First megawatt wind turbine
Smith-Putnam Wind Turbine, Palmer Cosslett Putnam
first first
United States (Grandpa's Knob)

The first wind turbine to generate more than 1 MW of electricity was the 1.25-MW Smith–Putnam wind turbine, erected on a hill called Grandpa's Knob in Vermont, USA, and synchronized with the local power grid on 19 October 1941.

The turbine was designed by American engineer Palmer Cosslett Putnam, whose design was inspired by the simple battery-charging windmills used by isolated homesteaders out in the Great Plains. It used manufacturing techniques developed for the aviation industry and featured two 66-ft (20-m) blades attached to a rotor hub some 120 ft (36 m) above the ground.

The turbine ran from October 1941 to February 1943, when a bearing failed. As this was at the height of World War II, no replacement bearing could be supplied, so the machine sat idle until 3 March 1945, when it was finally replaced. It ran for another three weeks before suffering a catastrophic failure on 26 March 1945. One of the blades failed on the site of an old repair (it wasn't possible to fix it properly, again because of wartime shortages) and was launched 750 ft (229 m) through the air.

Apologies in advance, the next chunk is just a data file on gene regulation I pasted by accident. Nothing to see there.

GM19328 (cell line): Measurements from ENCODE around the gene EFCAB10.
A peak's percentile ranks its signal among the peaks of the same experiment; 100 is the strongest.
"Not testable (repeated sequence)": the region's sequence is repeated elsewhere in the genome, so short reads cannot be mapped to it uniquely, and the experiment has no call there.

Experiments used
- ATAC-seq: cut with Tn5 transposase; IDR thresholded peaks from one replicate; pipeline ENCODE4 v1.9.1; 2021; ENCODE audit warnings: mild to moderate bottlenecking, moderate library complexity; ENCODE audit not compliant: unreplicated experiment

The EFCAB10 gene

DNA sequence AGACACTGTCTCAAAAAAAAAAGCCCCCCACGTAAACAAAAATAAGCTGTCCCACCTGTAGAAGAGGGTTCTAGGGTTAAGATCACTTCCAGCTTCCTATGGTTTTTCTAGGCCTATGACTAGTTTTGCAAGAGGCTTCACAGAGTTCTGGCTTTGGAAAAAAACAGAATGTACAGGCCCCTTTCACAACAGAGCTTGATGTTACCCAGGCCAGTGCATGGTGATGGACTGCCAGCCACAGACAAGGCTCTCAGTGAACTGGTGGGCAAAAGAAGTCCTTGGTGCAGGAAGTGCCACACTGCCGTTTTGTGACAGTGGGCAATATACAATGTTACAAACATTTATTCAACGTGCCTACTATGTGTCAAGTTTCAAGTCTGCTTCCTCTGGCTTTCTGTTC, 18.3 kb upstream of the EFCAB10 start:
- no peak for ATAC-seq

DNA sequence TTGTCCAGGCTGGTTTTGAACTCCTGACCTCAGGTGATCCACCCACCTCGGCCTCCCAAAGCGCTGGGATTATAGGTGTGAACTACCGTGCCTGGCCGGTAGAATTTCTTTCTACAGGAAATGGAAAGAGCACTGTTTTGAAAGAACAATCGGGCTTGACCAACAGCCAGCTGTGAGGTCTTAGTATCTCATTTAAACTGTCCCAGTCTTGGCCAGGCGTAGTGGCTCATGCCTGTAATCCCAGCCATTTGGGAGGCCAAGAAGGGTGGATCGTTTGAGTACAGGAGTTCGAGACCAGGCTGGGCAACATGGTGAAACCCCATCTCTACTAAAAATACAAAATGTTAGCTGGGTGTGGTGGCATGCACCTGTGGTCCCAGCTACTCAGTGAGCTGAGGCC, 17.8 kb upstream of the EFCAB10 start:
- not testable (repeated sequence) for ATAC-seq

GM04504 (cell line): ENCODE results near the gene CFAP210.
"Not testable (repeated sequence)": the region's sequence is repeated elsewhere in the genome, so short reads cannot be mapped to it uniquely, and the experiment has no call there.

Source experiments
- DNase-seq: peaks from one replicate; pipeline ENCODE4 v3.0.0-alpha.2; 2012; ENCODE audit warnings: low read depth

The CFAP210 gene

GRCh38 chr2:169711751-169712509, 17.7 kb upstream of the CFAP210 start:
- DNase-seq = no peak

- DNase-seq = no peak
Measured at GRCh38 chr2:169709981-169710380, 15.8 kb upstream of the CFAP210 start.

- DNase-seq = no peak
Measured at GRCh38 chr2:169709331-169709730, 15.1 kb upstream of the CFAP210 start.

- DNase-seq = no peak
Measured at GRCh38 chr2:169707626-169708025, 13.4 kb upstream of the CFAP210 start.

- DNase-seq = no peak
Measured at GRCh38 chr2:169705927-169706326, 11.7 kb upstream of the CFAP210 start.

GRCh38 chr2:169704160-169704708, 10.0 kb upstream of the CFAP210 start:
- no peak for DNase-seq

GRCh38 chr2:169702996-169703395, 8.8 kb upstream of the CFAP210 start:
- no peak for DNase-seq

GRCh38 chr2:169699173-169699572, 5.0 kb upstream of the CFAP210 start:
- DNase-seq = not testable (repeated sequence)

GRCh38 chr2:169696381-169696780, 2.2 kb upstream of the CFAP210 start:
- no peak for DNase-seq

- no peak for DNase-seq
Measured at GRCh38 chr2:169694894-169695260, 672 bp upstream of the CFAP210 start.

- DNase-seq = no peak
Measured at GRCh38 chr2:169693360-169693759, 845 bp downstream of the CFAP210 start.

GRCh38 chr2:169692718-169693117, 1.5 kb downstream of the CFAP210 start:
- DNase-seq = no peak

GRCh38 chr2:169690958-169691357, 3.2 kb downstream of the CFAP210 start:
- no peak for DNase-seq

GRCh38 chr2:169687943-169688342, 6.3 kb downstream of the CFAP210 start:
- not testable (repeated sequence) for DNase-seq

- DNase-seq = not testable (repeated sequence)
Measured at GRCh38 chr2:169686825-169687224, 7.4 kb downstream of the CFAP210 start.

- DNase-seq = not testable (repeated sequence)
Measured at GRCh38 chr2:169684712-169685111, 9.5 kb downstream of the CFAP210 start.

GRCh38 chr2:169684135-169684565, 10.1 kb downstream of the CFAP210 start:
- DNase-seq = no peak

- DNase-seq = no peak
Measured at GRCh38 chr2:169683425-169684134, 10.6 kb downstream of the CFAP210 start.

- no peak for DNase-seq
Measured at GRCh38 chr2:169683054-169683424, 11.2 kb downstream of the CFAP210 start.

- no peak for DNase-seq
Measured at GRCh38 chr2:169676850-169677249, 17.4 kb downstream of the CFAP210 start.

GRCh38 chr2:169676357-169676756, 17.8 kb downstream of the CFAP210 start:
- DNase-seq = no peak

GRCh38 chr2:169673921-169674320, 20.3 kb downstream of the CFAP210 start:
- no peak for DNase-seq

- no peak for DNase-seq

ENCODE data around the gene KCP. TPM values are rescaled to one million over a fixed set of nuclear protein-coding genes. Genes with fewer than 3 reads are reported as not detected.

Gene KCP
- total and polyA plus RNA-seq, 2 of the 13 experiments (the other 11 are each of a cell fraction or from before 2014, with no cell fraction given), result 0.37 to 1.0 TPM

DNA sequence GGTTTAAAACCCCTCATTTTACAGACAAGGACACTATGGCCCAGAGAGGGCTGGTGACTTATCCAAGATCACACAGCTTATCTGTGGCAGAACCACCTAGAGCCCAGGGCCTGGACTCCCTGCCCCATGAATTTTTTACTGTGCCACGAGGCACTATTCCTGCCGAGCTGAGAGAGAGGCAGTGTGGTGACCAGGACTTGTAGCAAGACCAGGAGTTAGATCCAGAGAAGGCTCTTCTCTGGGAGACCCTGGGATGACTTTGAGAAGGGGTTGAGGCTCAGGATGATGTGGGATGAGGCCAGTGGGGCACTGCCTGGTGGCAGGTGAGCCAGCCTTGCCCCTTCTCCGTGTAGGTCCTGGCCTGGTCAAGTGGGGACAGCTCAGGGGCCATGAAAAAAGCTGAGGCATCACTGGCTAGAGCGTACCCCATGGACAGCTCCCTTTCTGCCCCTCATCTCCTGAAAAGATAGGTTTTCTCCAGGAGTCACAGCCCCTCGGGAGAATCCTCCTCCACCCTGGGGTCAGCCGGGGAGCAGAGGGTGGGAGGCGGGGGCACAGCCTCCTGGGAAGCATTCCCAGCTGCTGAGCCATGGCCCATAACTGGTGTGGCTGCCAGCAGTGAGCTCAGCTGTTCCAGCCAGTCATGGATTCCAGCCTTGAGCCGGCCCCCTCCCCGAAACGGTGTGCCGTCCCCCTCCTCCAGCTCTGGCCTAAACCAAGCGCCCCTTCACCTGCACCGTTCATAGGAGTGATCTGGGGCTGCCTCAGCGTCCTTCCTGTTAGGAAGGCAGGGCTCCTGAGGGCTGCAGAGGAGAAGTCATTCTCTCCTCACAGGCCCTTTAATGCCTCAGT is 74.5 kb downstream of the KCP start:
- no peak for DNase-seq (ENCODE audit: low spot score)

The project won praise from influential technologist Vannevar Bush (who oversaw all US research and development projects during World War II) but following its public failure (and against a backdrop of low energy costs) Putnam was not able to attract investors to build a follow up.